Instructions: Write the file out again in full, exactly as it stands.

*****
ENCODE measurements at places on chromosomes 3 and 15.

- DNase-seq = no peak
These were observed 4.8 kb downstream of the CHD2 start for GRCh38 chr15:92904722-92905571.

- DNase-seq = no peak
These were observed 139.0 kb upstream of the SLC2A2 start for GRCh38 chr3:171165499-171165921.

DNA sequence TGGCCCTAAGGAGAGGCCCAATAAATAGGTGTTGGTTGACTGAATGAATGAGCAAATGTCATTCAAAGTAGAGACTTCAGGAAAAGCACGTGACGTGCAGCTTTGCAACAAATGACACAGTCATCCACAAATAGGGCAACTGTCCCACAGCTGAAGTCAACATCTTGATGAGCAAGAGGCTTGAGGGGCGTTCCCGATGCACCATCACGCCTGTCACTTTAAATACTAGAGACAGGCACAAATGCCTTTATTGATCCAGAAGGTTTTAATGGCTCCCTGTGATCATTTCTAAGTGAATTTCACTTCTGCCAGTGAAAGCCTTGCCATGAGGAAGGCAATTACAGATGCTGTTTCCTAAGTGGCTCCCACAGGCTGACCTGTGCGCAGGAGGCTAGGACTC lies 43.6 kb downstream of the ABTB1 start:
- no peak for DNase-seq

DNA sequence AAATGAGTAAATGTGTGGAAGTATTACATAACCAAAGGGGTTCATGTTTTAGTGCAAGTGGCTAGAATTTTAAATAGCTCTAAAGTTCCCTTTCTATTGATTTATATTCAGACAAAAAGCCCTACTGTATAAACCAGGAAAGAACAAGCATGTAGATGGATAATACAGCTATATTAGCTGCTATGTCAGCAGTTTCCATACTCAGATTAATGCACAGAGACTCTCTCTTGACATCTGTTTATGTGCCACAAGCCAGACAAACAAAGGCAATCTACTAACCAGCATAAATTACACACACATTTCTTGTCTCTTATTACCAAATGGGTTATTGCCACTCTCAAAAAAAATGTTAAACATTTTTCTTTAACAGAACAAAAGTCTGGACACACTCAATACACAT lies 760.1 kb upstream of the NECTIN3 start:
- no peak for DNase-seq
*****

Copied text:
ENCODE measurements at places on chromosomes 3 and 15.

- DNase-seq = no peak
These were observed 4.8 kb downstream of the CHD2 start for GRCh38 chr15:92904722-92905571.

- DNase-seq = no peak
These were observed 139.0 kb upstream of the SLC2A2 start for GRCh38 chr3:171165499-171165921.

DNA sequence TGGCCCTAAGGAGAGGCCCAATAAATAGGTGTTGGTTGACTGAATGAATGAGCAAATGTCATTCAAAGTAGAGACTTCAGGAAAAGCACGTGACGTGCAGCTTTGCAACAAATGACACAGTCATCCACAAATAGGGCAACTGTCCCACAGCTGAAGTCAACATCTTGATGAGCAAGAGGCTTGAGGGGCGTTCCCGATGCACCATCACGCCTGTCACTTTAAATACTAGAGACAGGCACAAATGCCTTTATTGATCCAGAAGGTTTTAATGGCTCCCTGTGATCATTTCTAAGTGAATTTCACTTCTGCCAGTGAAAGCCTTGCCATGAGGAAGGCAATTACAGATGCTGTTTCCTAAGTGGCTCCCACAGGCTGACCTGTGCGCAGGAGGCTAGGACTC lies 43.6 kb downstream of the ABTB1 start:
- no peak for DNase-seq

DNA sequence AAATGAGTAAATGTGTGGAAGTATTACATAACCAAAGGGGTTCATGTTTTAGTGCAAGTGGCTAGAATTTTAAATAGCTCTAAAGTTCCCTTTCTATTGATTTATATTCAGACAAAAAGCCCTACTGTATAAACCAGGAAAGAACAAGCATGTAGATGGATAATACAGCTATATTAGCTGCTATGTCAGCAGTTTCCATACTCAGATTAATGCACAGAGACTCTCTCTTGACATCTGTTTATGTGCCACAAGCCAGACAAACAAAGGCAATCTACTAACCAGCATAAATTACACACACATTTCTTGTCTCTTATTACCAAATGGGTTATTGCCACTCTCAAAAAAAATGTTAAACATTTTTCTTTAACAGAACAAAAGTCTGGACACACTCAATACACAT lies 760.1 kb upstream of the NECTIN3 start:
- no peak for DNase-seq